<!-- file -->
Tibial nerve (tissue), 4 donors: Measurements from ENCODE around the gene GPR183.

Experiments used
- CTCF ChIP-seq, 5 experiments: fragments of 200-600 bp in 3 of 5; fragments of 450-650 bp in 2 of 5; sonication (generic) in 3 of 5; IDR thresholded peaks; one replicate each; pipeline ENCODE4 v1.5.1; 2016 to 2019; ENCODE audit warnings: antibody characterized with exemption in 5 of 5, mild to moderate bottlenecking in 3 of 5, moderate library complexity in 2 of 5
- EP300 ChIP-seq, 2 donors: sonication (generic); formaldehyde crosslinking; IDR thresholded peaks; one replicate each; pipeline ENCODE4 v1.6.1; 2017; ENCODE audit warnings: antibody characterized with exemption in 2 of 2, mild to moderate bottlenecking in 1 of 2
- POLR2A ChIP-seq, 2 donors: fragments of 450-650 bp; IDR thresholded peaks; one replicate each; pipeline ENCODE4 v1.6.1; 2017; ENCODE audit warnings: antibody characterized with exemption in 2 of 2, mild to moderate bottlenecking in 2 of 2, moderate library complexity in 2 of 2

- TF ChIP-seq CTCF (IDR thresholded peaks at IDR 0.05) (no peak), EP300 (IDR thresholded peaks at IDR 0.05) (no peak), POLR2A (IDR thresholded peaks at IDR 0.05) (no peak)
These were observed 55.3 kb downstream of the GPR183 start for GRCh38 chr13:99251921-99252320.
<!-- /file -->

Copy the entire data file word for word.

Tibial nerve (tissue), 4 donors: Measurements from ENCODE around the gene GPR183.

Experiments used
- CTCF ChIP-seq, 5 experiments: fragments of 200-600 bp in 3 of 5; fragments of 450-650 bp in 2 of 5; sonication (generic) in 3 of 5; IDR thresholded peaks; one replicate each; pipeline ENCODE4 v1.5.1; 2016 to 2019; ENCODE audit warnings: antibody characterized with exemption in 5 of 5, mild to moderate bottlenecking in 3 of 5, moderate library complexity in 2 of 5
- EP300 ChIP-seq, 2 donors: sonication (generic); formaldehyde crosslinking; IDR thresholded peaks; one replicate each; pipeline ENCODE4 v1.6.1; 2017; ENCODE audit warnings: antibody characterized with exemption in 2 of 2, mild to moderate bottlenecking in 1 of 2
- POLR2A ChIP-seq, 2 donors: fragments of 450-650 bp; IDR thresholded peaks; one replicate each; pipeline ENCODE4 v1.6.1; 2017; ENCODE audit warnings: antibody characterized with exemption in 2 of 2, mild to moderate bottlenecking in 2 of 2, moderate library complexity in 2 of 2

- TF ChIP-seq CTCF (IDR thresholded peaks at IDR 0.05) (no peak), EP300 (IDR thresholded peaks at IDR 0.05) (no peak), POLR2A (IDR thresholded peaks at IDR 0.05) (no peak)
These were observed 55.3 kb downstream of the GPR183 start for GRCh38 chr13:99251921-99252320.